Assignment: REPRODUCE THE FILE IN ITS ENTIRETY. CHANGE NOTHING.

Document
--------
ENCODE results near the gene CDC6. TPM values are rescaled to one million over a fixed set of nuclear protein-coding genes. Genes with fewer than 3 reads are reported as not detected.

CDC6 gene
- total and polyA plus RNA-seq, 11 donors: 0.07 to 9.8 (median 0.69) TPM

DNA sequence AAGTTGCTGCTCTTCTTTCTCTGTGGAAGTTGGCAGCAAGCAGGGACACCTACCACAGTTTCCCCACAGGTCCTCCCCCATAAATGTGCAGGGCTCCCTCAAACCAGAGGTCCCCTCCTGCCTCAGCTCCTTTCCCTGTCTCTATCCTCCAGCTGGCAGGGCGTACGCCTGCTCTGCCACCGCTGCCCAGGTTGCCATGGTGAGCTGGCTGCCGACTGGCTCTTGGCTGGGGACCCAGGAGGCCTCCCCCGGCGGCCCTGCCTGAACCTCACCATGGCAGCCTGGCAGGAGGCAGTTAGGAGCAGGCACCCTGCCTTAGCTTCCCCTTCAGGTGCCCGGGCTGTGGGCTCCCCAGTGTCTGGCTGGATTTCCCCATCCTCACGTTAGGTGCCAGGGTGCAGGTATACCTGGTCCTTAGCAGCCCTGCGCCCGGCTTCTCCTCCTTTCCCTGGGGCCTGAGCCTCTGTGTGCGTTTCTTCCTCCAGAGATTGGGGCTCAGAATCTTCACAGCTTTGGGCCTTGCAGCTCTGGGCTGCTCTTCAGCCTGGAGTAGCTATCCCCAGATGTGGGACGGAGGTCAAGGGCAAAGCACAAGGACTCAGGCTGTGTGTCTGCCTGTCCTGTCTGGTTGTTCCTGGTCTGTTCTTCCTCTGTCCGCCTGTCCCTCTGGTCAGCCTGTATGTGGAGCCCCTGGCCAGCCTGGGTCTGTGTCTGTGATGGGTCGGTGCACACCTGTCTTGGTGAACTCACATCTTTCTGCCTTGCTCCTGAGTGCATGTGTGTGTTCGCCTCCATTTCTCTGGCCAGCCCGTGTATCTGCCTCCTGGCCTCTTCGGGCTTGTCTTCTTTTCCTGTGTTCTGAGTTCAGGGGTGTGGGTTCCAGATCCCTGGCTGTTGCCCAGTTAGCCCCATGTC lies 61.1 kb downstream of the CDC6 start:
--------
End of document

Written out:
ENCODE results near the gene CDC6. TPM values are rescaled to one million over a fixed set of nuclear protein-coding genes. Genes with fewer than 3 reads are reported as not detected.

CDC6 gene
- total and polyA plus RNA-seq, 11 donors: 0.07 to 9.8 (median 0.69) TPM

DNA sequence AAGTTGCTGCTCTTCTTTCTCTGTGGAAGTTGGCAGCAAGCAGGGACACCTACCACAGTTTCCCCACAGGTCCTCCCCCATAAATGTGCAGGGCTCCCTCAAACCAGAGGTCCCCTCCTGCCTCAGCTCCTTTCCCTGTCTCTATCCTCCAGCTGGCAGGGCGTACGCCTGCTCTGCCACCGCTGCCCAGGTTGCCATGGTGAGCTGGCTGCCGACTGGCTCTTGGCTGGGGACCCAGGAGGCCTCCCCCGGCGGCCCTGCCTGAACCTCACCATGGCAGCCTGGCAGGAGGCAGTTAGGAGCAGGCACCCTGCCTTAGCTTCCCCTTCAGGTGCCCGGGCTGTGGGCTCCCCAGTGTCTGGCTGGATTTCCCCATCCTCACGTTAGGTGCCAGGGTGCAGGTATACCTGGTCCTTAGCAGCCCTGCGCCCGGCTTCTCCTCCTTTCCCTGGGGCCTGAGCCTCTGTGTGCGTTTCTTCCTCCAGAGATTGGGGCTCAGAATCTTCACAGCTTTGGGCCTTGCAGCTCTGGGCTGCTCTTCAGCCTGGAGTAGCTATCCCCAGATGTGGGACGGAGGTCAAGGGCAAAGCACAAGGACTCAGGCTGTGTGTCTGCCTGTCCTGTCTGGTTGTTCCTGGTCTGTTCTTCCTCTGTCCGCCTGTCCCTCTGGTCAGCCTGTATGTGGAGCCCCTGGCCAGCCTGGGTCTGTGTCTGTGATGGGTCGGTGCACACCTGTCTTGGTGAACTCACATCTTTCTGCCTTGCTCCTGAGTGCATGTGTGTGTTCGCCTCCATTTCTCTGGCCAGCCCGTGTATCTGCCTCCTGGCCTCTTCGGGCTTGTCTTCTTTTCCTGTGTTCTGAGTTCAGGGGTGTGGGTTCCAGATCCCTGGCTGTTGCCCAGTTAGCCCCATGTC lies 61.1 kb downstream of the CDC6 start: